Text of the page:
So it’s almost time to replace my HTC Thunderbolt. We’ve had some good times and it just got Ice Cream Sandwich pushed to it, but the update has made it slower than I would like. Luckily I will be getting an upgrade soon and can tolerate the less than ideal speed for now. Supposedly a way to speed up the phone is to do a factory reset but then I would lose all the game data that I have saved so far (I’m looking at you Game Dev Story). Also, all my saved game data will go bye bye when I get a new phone anyway. So I did what anyone would do in my situation. I went to Google and tried to find a backup solution for a non-rooted phone. Enter: Carbon - App Sync and Backup…
So while I was scouring Google trying to find a solution, everything I found was for rooted phones and to be honest, I never had a reason to root my phone. It seemed to work fine even with the bloatware and I never had the ambition to “void my warranty” (not really but I would have to undo everything if it broke) just to remove some software that I don’t really need. There had to be a way to get all my app data backed up without rooting my phone… there had to be.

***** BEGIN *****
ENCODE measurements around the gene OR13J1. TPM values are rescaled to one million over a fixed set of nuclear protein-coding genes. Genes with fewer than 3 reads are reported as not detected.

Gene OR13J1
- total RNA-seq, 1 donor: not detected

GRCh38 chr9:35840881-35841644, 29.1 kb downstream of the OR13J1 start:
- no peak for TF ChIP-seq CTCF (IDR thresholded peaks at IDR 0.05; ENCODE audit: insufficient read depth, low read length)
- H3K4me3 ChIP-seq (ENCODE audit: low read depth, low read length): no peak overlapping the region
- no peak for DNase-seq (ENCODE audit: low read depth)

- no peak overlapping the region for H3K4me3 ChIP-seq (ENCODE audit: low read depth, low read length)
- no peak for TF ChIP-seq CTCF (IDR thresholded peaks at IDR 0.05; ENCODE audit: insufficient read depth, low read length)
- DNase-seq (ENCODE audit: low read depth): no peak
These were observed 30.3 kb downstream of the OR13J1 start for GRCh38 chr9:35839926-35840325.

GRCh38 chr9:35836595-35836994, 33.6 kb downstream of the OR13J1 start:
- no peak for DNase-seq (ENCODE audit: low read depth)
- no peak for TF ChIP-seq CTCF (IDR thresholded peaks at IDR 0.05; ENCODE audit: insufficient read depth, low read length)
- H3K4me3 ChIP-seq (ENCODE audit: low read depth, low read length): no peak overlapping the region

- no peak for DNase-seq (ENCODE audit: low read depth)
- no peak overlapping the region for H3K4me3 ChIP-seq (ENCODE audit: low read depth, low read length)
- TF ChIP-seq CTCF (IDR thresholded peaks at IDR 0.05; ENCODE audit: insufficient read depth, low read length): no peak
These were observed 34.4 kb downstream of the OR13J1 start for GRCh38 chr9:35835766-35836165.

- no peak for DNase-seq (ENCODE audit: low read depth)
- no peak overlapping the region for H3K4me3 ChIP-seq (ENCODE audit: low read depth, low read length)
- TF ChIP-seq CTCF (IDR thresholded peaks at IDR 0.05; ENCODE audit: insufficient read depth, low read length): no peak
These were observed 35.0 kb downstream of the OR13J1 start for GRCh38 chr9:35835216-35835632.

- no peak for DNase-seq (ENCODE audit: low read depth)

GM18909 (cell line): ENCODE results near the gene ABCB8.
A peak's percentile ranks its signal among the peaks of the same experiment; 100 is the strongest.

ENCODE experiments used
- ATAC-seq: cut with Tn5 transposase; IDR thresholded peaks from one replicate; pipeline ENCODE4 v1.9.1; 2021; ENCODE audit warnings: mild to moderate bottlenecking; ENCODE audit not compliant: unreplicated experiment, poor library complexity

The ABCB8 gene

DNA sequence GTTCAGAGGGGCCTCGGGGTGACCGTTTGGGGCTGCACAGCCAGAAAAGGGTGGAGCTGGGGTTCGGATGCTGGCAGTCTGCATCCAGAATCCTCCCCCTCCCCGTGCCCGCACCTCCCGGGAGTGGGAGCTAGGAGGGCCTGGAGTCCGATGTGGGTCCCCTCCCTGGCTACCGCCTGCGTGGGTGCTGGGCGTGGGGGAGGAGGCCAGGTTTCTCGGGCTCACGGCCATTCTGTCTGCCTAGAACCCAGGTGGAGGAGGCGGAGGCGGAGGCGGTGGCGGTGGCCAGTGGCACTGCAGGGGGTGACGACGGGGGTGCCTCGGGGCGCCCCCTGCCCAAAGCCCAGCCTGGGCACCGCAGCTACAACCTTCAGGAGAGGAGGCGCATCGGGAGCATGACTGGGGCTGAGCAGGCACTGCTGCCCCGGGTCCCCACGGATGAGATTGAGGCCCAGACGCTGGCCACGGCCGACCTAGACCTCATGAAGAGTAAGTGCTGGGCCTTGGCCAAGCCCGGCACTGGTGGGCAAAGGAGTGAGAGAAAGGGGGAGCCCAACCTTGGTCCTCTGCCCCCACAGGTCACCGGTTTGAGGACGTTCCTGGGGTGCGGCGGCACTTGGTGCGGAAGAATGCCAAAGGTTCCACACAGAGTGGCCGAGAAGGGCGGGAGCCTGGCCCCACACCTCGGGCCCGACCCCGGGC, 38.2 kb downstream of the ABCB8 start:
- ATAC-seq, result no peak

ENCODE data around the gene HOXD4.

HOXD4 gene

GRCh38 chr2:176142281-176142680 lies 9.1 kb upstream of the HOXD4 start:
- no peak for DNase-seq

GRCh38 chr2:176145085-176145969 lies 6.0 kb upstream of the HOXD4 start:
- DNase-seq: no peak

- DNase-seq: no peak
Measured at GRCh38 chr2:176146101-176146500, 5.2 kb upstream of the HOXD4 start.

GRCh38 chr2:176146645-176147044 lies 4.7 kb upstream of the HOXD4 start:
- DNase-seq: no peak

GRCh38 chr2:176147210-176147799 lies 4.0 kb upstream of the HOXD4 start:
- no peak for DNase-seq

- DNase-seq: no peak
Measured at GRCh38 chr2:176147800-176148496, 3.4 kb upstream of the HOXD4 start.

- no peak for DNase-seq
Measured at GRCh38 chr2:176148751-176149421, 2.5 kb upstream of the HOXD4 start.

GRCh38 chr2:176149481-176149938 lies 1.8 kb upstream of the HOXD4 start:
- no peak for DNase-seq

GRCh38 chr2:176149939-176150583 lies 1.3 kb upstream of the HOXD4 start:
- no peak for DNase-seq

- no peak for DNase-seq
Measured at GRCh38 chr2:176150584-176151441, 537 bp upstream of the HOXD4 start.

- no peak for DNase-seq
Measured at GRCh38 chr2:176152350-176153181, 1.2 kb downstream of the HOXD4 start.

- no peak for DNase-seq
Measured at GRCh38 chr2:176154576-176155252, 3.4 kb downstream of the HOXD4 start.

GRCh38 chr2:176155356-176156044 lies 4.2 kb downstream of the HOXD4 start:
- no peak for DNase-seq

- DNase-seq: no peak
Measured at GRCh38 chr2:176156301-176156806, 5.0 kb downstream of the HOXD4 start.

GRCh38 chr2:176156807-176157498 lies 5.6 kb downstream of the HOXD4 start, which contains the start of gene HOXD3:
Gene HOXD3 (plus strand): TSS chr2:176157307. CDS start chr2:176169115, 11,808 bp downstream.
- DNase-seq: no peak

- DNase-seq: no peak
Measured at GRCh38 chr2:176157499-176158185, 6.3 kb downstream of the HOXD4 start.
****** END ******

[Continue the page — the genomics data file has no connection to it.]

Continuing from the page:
That was when I found Carbon, which is developed by Koushik “Koush” Dutta (of ClockworkMod fame and more). Carbon requires Ice Cream Sandwich as your Droid OS or higher (4.0+) and it can be used with rooted phones and non-rooted phones. For non-rooted phones, my situation, you just need to install a desktop application that will allow you to perform the backups. Once you have the software (and phone drivers if you run Windows) you can then backup your app data to your phone’s SD card through an extremely user-friendly UI.
The free version allows you to download to an SD card or to your PC as well through a PC download option. If you pay for the premium version ($5 currently), it removes the ads and also gives you additional backup locations like Google Drive and also allows for scheduling backups. It also provides Android to Android sync which is good for people with phones and tablets who want their progress to be the same across both.
So I downloaded the app and as a test of the backup and restore (free edition), I did a backup of Duke Nukem 3D in Carbon which took a couple of seconds. I then went into the App settings and deleted the data for the application, which erased my save in the game. I then went back into Carbon, choose to restore from USB storage (SD), selected Duke Nukem 3D, and it was restored. I went into the game and sure enough, my save file was there in its uncorrupted glory.
If you’re looking to factory reset your Android phone or are switching to a new phone the in future, check out Carbon. The free version is more than enough for most people.